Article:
Chloe Stothart reports on a scheme that brings victims of sexual violence face to face with their assailant.
● Project name: AIM’s Restorative Justice Project www.aimproject.org.uk
● Aims and objectives: To provide restorative justice services in suitable cases where adolescents display sexually harmful behaviour. To learn from a small set of cases and provide advice to practitioners.
● Numbers of service users: About 10 cases since it began in 2006.
● Cost/funding: £60,000 from Lloyds TSB Foundation over three years (from January 2010 to December 2012)
Restorative justice is seldom used with sex offenders, especially young ones. “It is an area where practitioners have feared to tread in the past,” says Vince Mercer, restorative justice co-ordinator at the
AIM project, a Salford-based scheme advising professionals working with young people who behave in sexually harmful ways.
But Mercer was prepared to step into such uncharted territory. While working on a restorative justice project for Greater Manchester Youth Justice Trust, he shared an office with AIM’s manager Julie Hennicker and discussion of each other’s work prompted them to work together.
Because most of the cases AIM deals with concern abuse within the family, restorative justice can be an innovative way to tackle the mediation and planning needed to ensure the safety of the victim and others when the offender returns to the family.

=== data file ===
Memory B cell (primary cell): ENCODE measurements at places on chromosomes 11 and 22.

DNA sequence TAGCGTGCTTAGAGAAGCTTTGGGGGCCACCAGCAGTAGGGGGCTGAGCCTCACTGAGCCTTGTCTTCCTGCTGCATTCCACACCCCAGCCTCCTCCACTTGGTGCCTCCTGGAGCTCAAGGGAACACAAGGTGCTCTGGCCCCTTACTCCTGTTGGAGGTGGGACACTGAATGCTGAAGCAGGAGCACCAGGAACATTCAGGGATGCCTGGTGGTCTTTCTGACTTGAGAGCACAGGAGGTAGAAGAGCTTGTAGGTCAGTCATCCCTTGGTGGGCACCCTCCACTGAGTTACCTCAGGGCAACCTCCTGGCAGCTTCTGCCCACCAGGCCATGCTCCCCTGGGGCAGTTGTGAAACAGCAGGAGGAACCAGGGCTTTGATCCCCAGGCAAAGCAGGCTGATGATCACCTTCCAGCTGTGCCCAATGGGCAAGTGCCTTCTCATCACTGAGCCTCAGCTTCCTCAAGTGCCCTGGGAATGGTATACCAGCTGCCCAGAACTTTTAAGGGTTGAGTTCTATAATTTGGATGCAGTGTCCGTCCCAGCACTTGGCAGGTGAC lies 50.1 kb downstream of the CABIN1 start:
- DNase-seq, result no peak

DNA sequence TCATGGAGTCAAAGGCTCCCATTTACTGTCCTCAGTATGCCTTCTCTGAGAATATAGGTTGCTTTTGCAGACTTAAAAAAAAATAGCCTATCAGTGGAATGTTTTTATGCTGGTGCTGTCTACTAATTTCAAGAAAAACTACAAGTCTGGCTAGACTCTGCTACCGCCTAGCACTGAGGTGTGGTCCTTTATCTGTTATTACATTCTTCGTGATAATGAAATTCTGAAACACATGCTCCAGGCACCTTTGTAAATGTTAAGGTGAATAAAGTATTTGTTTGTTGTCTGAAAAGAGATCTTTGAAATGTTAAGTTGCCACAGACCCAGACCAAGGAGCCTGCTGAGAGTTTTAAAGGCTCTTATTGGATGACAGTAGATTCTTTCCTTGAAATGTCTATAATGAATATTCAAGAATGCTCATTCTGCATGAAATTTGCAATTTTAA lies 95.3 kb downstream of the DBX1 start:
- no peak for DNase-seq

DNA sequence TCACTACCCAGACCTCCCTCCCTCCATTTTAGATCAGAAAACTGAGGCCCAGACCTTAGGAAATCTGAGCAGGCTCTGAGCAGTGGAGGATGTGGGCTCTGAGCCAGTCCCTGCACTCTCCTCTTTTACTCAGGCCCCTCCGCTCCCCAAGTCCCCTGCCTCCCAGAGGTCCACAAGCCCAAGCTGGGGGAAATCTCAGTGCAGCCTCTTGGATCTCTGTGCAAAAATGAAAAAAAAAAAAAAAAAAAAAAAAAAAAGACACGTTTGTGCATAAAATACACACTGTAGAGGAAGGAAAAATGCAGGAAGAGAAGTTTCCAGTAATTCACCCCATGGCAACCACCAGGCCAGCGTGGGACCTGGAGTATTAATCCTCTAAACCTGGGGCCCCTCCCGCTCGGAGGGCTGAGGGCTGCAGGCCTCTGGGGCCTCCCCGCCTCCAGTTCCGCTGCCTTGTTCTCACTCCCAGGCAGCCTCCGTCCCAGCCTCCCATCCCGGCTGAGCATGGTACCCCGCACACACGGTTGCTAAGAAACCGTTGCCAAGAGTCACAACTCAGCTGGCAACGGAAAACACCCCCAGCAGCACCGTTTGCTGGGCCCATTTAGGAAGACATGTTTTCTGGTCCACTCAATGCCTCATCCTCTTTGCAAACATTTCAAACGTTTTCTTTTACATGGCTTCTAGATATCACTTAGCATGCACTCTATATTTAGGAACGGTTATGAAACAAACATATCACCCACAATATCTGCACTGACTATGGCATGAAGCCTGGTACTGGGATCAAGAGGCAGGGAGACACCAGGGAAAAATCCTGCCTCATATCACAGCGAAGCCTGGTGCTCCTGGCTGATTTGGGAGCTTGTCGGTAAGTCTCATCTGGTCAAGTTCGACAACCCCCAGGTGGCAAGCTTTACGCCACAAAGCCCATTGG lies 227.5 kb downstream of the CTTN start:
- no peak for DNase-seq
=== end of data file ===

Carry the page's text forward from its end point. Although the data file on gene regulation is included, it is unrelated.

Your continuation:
The project began with a small number of cases referred by Greater Manchester’s 10 youth offending teams but has since expanded to accept referrals from agencies such as the Lucy Faithfull Foundation. AIM also produces guidance leaflets for restorative justice practitioners and provides training and support.
The process begins if one of the parties requests a meeting. AIM looks at the case, the motives and attitudes of the parties involved and decides whether restorative justice is suitable. “If the young person was in significant denial of the offence we would not go down the restorative justice route because we do not want the victim to be blamed or victimised,” says Mercer.
About two-thirds of cases referred do not result in a meeting between the victim and offender, either because the cases are assessed as unsuitable or one of the participants refuses to engage.
Extensive preparation work involves both parties separately before any meeting is held. Practitioners examine what both people want to ask and hear, what issues cause them most emotional difficulty, what they expect, how they might react to what they might find out, and how they would handle the reactions of the other person.
They also run through how the participants will signal that they need time out of the meeting and communicate with the relative or professional they have chosen to support them through the process. Participants will view the layout of the room where the meeting will take place, where they will sit relative to the door and to the other person and what furniture is between them. They will also consider how both parties arrive and leave so that they remain apart until the meeting begins.